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Sukhoi Su-30 Flanker
in Indian Service

by Phillip Camp with Simon Watson

Aviation Bookshop Publishing


 S u m m a r y

Title and Author:

Sukhoi Su-30 Flanker in Indian Service
by Phillip Camp with Simon Watson
Aviation Bookshop Publishing


Softcover, 96 pages




MSRP: GBP 16.99 available online from the Aviation Bookshop

Review Type:

First Read


Great photo coverage of what is probably the ultimate Flanker. Nice extras including colour profiles


Hard to fault


Taking advantage of the willingness of the Indian Air Force to despatch this aircraft to exercises around the world, this book is both an enthusiasts and modellers delight.

Reviewed by Ken Bowes

HyperScale is proudly supported by Squadron




The Su-30MKI Flanker is the result of a torturous development process dating back to the mid-1990s. At that time renewed relations between Russia and India, combined with the existence of a number of Su-27PU dual seat Flankers which the Russian Air Force could not afford led to the Indian Air Force evaluating and subsequently ordering the Flanker as a new multi-role fighter. Whilst these Su-27PUs ultimately became the first IAF Su-30Ks, they also represented the first stage of a defined development path that will eventually result in significant numbers of the advanced Su-30MKI entering Indian Air Force service.

The Su-30MKI incorporates many new design aspects that separate it from other Flanker variants including the BARS passive ESA radar, indigenous avionics, canard foreplanes and thrust vectoring engines.

Whilst development of the MKI variant continues, the Indian Air Force has entered an ambitious program of overseas engagement, exposing their aircrew to advanced aircraft and tactics that combine to build the skill and professionalism of the IAF. The western fighter community has long regard the Indian Air Force as a formidable force, operating the best Russian equipment with a western mind-set. As a result Western Air Forces have been quick to invite Indian units to bi-lateral and combined exercises. Amongst these deployments have been participation in the US led Red Flag and the Indradhanush series with the Royal Air Force. It is as a result of this regular overseas presence combined with visits to the Flanker bases that Phillip Camp and Simon Watson have been able to produce this excellent book on the Indian Flanker.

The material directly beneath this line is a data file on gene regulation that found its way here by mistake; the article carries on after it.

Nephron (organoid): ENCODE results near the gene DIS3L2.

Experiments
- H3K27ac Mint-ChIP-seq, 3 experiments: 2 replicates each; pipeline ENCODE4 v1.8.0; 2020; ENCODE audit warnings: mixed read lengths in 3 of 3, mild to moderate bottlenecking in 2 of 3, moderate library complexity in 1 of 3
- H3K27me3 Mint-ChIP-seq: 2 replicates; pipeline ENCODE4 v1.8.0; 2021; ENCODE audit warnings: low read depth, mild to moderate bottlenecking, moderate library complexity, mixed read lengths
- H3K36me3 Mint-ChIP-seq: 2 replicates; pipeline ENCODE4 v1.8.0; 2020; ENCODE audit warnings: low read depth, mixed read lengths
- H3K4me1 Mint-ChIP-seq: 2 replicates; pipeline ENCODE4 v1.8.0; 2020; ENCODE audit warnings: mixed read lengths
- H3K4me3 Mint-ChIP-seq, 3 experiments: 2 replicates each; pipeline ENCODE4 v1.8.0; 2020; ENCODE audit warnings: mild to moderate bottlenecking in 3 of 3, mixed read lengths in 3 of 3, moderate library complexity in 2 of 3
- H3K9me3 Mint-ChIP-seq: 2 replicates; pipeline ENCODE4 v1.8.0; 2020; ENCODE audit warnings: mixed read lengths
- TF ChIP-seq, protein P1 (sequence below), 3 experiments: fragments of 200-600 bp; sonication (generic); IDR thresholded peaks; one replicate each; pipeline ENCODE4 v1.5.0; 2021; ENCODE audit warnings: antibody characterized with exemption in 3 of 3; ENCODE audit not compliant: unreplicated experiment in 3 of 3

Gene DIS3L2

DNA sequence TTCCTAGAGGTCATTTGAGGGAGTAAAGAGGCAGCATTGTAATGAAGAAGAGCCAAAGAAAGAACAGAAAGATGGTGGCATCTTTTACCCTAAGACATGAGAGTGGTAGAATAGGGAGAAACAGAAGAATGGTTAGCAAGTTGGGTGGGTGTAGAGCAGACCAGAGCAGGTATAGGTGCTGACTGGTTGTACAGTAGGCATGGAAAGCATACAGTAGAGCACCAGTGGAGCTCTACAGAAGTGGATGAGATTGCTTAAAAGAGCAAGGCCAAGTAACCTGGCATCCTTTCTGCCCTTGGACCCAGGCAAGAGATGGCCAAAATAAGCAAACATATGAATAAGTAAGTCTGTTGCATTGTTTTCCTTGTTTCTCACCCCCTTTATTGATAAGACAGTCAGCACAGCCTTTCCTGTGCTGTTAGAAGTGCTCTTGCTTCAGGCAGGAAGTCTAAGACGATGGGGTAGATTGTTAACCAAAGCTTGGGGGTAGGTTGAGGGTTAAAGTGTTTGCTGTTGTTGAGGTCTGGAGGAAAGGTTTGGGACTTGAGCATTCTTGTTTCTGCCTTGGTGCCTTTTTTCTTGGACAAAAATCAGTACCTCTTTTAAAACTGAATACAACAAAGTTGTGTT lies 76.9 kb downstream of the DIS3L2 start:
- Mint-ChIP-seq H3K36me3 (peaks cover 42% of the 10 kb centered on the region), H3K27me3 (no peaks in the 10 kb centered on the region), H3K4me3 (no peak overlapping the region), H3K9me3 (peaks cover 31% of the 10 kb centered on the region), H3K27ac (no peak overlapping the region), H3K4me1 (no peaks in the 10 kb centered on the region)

Whilst primarily a photographic volume, the authors provide all the necessary background as to how India came to be a Flanker operator. There follows sections covering the initial use of the Su-30Ks of the interim batch, the development and service entry of the Su-30MKI and the details of local production phases as the technology in the aircraft matures. Other areas covered include the service history to date and participation in the exercises mentioned earlier, weapons loadouts and Squadron histories. For the modeller there is also a detailed section on colour schemes that will be of use, notwithstanding the difficult conversion required to produce an S-30MKI model from existing Su-27UB kits.

As with other books of this genre, the last of the book is a comprehensive photo walkaround of the Su-30K and Su-30MKI airframe and many of the associated weapons employed by the IAF including AA-10, 11 and 12 air to air missiles, Kh-31 air to surface missile and dumb bombs. This is provides a detailed look at the airframe and will be of immense help if a conversion is attempted or a much longed for model of this interesting aircraft. Overall this book provides very good coverage of the Su-30K and MKI as they are now and it should be of interest and value to those with an interest in modern aviation. I showed this book to a colleague of mine who happens to be an IAF MiG-29 pilot and he was of the opinion that it was fantastic. I am inclined to agree.



Thanks to Simon from Aviation Bookshop for the sample

Review Copyright 2008 by Ken Bowes
This Page Created on 26 November, 2008
Last updated 26 November, 2008

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